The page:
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Stories of Water | 1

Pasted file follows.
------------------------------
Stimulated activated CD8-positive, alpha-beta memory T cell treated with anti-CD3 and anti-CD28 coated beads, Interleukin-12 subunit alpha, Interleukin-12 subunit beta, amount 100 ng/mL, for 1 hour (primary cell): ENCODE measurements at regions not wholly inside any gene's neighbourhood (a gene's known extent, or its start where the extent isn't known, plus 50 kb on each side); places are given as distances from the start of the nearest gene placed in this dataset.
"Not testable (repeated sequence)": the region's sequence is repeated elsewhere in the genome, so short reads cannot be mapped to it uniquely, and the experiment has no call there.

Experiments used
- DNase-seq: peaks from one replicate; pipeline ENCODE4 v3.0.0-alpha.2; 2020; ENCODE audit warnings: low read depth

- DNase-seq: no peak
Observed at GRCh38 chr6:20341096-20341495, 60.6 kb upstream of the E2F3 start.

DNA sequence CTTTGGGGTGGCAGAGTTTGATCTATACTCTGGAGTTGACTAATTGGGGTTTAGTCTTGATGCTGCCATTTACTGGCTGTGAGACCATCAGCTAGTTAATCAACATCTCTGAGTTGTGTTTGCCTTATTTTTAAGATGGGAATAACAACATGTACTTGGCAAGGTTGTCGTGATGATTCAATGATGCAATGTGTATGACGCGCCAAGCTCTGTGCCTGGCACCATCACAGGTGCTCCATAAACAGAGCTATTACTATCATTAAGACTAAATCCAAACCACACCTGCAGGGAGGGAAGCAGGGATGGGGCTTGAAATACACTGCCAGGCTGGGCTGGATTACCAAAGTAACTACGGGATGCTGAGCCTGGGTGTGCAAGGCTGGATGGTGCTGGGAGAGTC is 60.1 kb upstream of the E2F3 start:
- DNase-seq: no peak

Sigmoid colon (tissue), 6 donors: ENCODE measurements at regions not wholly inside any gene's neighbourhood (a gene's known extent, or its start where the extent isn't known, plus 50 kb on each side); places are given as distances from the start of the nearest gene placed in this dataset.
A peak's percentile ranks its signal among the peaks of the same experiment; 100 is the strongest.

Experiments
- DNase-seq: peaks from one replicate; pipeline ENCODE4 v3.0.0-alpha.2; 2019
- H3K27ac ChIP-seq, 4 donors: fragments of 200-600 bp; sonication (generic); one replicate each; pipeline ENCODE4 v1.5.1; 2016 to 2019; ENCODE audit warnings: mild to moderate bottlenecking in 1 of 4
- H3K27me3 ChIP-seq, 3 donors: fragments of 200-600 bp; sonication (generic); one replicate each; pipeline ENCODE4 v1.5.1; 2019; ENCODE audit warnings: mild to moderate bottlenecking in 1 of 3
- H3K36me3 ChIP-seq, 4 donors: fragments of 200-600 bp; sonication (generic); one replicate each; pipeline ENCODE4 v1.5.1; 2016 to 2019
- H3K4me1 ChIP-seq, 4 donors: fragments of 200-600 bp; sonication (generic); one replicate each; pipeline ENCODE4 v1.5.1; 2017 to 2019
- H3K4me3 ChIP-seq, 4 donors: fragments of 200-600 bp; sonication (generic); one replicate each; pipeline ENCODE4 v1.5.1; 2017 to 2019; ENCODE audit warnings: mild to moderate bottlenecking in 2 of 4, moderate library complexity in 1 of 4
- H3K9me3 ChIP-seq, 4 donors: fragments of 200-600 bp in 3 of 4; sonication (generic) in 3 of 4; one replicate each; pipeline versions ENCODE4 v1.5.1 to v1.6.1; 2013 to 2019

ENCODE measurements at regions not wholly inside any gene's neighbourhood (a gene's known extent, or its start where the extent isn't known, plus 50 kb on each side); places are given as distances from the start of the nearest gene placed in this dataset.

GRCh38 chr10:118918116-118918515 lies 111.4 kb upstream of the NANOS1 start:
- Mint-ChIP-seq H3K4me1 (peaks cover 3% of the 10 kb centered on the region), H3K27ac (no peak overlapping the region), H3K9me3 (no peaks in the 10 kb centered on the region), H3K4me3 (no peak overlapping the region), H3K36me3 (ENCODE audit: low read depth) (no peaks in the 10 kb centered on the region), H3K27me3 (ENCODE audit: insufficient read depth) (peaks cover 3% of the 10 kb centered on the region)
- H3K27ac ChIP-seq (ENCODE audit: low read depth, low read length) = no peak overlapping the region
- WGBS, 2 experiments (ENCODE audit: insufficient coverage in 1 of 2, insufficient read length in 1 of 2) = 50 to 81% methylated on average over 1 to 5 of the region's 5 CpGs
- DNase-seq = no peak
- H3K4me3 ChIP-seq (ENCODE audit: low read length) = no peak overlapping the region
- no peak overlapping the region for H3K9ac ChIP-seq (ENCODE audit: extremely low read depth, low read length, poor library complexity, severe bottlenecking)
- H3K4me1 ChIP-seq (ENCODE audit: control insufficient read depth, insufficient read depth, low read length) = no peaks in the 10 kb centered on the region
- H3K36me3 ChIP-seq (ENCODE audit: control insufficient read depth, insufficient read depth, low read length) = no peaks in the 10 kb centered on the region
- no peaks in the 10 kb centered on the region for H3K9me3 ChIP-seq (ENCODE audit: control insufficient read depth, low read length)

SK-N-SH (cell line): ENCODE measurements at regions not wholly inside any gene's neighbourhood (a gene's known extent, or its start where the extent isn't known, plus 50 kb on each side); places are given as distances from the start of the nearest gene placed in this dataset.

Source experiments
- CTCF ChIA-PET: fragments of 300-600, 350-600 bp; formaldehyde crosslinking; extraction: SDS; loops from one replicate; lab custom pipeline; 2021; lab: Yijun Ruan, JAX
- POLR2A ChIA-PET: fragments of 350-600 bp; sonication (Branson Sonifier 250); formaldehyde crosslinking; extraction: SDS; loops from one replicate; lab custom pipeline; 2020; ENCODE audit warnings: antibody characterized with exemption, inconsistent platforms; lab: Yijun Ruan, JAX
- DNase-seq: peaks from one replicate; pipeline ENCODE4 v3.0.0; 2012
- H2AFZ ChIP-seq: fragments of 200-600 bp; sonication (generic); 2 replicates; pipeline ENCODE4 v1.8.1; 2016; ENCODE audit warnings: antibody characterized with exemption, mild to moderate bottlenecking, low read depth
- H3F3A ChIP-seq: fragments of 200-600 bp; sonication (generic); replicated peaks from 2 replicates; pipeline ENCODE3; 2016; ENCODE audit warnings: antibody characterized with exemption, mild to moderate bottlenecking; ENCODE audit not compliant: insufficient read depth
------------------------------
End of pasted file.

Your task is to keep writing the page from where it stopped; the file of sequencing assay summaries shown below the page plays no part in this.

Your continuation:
In more ways than not, the sea has been a sort of north star. I grew up staring south, at the Atlantic, which both divides and links with the African Continent. That’s a lot of responsibility to have; but the large ocean, patiently and quietly, took care of the deal. I then moved north, where to my surprise squinting the eyes to try to see Morocco was pointless; across the colder, stormy waters the next Continent was much further away. I was slightly confused for not figuring with precision the exact location of Azores, as if by some mistake, my flying imagination wouldn't cross but crash into the islands. Someone could get hurt. I then moved to Belgium, where the closest water was a river and the sea too far away; I actually didn't see it. Followed to Barcelona where this picture was taken, and again, the open waters were in a new direction and some winds had the same Levante name, but came from a different direction. It was all very confusing. Aimlessly, I enquired sailors about the increased buoyancy provided by the salted Mediterranean waters; was it faster to sail? No one could answer. Once again I changed course further south, where the large Atlantic waters open into an infinitum that with familiarity fine tunes my body as if my whole existence was solely a guitar in its hands; but it is not. It has been my guidance, my north star located south, my playground and a large part of what connects me to other things I couldn't otherwise know: Continents, people, ways of being. All while being there, so quiet and discreet, patiently being for thousands of years.


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